The Last Theory
The Last Theory
The Last Theory
13 October 2022

# How big is the computerthat runs the universe?

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If you read my article Where’s the computer that runs the universe? you’ll know that I have my doubts about the existence of a computer that’s whirring away, applying Wolfram’s rules to Wolfram’s graphs, performing the computations required to run our universe.

This computer, if it exists, is necessarily invisible to us, and as I warned in Beware invisible things, we should be wary of what we can’t see.

Still, I want to revisit this idea of a computer that runs the universe.

I want to come at it from a slightly different direction.

Rather than adopt the stance of the monkey with its hands over its eyes and insist that if I can’t see it, it’s not there, let’s suppose that there is a computer that runs the universe and ask a simple question:

How big would it have to be?

## The size of a space hopper

According to Wolfram Physics, the universe is a graph of nodes and edges.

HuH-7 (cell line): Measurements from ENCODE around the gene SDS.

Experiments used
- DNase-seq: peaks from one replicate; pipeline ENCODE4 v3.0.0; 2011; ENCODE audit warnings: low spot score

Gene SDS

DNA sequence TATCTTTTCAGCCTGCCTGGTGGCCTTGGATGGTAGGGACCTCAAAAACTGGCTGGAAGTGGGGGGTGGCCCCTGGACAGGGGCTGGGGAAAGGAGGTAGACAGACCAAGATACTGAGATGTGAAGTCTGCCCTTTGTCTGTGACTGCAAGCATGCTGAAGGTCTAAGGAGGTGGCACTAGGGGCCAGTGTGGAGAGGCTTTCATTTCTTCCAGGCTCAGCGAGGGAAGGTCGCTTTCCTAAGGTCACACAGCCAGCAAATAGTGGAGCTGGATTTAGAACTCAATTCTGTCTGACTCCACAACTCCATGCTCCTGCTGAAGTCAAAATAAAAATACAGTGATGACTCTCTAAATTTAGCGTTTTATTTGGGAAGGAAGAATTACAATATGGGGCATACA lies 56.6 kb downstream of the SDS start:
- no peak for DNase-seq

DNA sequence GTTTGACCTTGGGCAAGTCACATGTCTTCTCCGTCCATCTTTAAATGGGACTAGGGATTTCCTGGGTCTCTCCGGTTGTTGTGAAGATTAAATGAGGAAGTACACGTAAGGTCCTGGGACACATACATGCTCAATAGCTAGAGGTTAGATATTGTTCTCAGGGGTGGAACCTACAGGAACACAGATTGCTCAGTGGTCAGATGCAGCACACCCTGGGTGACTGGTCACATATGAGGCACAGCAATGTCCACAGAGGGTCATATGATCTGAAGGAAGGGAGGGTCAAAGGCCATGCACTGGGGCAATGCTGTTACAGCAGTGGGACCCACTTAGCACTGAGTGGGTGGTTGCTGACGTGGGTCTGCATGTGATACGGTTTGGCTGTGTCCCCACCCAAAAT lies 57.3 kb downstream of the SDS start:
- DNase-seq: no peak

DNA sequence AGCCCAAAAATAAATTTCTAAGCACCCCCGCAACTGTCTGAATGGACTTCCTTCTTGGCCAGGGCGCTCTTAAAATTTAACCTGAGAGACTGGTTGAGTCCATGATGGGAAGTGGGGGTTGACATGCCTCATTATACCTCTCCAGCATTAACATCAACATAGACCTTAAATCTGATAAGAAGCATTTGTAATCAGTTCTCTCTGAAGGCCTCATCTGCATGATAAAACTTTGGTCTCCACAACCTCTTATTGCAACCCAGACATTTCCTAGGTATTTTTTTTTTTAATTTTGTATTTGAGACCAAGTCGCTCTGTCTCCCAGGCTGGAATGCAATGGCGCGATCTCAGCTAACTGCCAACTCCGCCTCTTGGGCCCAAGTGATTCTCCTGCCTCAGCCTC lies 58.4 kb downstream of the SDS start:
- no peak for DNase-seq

It’s hard to estimate the scale of the graph.

A rough estimate I’ve heard from Stephen Wolfram is that the nodes of the graph are typically 10-100 metres apart, making the edges of the graph typically 10-100 metres long.

Actually, I’m getting things a bit backwards when I talk of an edge having a length in space, or of nodes being a particular distance apart in space. Space doesn’t exist independently of the nodes and edges: space is the nodes and edges. So I’m going to restate that rough estimate more precisely.

An object, such as a space hopper, that’s a metre across is about 10100 edges across. At the scale of a space hopper, space is approximately three-dimensional. So a space hopper contains roughly 10100 × 10100 × 10100 edges. That’s 10300 edges.

I’m assuming that the edges are laid out in something like a rectangular grid:

As we’ve seen, that’s not the case for most rules: the graphs they generate are more convoluted than that:

So there may be more edges than I’m counting here.

I’m also assuming that the number of edges scales linearly with the volume of space. Or, to be more precise, that the volume of space scales linearly with the number of edges. In other words, if we double the number of edges in a graph, we double the volume of space formed by the graph. Again, that might not be the case: there might be edges between distant regions of space. So again, there may be more edges than I’m counting here.